The next shredding and recycling day will be on Saturday, Sept. 12 at the FBT Winnetka branch, 100 Green Bay Road Winnetka, IL 60093 and Sat., Oct. 10 at the Skokie Blvd branch.
In addition, there is an opportunity to recycle obsolete electronics such as old computers, laptops, hard drives, printers, copiers, cell phones and more that would normally just sit in a landfill. For more information, call 847-733-7400.
Care giver classes at Rizal Center to start Sept. 5
The FACC (Filipino American Council of Greater Chicago) is offering a “Beginners- Introduction to Home Care Giver Training Program” which will start on Sat., Sept. 5 and will be held for six consecutive Saturdays for 3 to 4 hours each. The class is limited to 30 people. A love donation of $20 is required plus uniform, stethoscope, blood pressure apparatus and book.
Students will be equipped with an introduction to basic home health care especially for geriatrics (seniors), handicapped and learn to properly handle patients through lectures, video and demonstration. A graduation certificate of training will be given upon completion after 6 weeks.
Mail your application to register to Dr. Rufino F. Crisostomo, FACC HOME CARE GIVER TRAINING PROGRAM, 300 N. State St. 5135, Chicago, IL 60654 or email <rufino.crisostomo email@example.com>. Telephone is (312) 402-4191.
By Mariano "Anong" Santos
PINOY NEWSMAGAZINE Publisher/Editor
Recommended Movie for Filipino-American History Month in October
"THE Great Raid" (2005) is about the daring rescue of the remaining 513 survivors of a Japanese prison camp in Cabanatuan, Nueva Ecija. Filipino actor Cesar Montano played the role of Col. Juan Pajota who led Filipino guerrillas that provided invaluable support to the liberating U.S. forces in time to avert an impending massacre of the POWs. The film starred Benjamin Bratt, James Franco and Ralph Fiennes. Most local libraries carry copies that you can borrow or you can order the DVD from Amazon.com. Showing this film can be one of the relevant activities for the coming Filipino American History Month in October.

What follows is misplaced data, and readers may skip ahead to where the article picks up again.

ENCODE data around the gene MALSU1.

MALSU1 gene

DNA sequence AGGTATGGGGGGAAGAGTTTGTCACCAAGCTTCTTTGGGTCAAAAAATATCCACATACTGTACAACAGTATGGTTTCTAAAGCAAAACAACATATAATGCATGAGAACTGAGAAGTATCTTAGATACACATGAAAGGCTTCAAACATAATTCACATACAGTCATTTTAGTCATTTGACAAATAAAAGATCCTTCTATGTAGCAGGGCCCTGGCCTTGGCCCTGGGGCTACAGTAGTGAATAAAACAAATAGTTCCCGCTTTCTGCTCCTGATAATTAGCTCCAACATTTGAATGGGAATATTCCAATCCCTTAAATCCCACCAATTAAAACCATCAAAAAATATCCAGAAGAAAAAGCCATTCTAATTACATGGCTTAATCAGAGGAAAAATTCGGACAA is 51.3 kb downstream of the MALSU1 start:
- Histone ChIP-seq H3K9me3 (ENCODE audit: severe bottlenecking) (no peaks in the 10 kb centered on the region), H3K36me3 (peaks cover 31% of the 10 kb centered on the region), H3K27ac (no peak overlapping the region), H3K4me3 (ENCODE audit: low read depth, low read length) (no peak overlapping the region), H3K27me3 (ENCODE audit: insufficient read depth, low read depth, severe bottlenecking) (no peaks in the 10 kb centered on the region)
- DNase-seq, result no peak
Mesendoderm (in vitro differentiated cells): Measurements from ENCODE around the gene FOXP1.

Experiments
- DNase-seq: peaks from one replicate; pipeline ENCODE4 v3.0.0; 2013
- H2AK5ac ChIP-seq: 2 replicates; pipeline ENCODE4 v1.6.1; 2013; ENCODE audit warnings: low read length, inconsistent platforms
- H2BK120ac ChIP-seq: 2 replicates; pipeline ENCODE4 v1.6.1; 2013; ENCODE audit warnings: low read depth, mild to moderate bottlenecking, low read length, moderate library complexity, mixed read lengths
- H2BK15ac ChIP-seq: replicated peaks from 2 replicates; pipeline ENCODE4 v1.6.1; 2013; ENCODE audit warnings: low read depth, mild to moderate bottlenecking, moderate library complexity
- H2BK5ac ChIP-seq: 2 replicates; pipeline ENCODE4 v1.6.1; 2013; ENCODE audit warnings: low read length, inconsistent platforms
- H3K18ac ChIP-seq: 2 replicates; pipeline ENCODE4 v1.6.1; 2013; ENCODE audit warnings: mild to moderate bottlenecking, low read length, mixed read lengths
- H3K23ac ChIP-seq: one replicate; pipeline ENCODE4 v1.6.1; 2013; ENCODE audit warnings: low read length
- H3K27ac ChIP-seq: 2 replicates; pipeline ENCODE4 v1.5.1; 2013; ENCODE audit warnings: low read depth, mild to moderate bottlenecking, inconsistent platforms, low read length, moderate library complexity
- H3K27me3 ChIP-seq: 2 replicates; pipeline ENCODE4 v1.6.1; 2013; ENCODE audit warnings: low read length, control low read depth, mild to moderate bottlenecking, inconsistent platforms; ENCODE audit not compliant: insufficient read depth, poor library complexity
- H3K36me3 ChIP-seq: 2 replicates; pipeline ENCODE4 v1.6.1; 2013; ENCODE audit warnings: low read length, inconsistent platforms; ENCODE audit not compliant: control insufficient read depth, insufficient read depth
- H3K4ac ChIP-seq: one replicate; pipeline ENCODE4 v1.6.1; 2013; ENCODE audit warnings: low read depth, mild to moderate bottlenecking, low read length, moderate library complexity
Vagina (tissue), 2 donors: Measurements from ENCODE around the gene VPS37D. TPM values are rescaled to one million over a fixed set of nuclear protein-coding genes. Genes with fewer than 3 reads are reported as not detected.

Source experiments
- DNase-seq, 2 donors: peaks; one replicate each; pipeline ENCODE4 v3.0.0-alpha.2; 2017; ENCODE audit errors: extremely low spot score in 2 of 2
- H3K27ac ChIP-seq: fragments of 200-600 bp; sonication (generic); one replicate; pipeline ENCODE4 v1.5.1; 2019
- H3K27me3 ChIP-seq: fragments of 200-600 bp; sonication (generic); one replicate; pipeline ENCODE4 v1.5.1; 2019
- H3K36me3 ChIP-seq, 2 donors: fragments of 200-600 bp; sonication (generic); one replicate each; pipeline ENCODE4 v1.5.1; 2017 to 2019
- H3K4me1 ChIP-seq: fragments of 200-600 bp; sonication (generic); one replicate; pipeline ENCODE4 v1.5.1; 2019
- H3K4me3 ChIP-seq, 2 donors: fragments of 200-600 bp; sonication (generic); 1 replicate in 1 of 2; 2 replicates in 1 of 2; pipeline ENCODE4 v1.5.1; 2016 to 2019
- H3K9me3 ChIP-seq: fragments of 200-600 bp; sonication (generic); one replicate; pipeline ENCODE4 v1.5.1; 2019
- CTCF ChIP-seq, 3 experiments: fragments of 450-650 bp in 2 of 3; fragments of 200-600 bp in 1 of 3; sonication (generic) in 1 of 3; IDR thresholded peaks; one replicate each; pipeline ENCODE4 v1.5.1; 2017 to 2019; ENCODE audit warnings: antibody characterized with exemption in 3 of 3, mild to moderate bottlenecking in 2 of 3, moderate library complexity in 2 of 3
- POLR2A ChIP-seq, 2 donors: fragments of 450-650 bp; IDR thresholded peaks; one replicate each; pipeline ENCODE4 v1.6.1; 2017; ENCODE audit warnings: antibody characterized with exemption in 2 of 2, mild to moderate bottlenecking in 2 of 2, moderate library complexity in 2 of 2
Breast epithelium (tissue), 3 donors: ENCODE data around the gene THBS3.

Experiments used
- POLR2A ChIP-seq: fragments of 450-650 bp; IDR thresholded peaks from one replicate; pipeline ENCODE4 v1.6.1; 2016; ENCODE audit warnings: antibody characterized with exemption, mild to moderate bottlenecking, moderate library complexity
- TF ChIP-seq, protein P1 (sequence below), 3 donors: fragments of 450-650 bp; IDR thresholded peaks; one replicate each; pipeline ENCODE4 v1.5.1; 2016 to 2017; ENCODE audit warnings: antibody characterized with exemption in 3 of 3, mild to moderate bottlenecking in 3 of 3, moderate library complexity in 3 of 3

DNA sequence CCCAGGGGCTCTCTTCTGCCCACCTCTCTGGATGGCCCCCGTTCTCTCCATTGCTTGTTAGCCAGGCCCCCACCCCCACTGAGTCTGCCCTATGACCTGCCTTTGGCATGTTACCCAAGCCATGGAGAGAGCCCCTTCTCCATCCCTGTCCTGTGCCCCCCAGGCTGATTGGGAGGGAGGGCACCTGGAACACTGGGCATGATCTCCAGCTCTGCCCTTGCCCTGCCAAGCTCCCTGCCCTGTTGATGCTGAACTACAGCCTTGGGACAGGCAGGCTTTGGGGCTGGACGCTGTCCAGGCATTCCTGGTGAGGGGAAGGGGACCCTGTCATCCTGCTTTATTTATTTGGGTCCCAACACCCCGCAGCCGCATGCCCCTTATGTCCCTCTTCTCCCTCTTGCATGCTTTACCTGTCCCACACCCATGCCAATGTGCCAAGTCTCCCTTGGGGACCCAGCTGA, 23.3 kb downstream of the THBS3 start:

Too few good men
PNoy: "Jesse had proven that politics need not be dirty...that goals can be achieved with sacrificing one's principles."
Inquirer News Service
It’s ironic that in this season of political subterfuge, self-promotion and sabotage, hope comes in the form of grim news and pensive remembrance.
On August 17 came news that former senator and Makati representative Agapito “Butz” Aquino had died, at 76. By Aug. 18 afternoon, his remains had been quietly cremated in a ceremony that was “simple and without fanfare,” as he had instructed.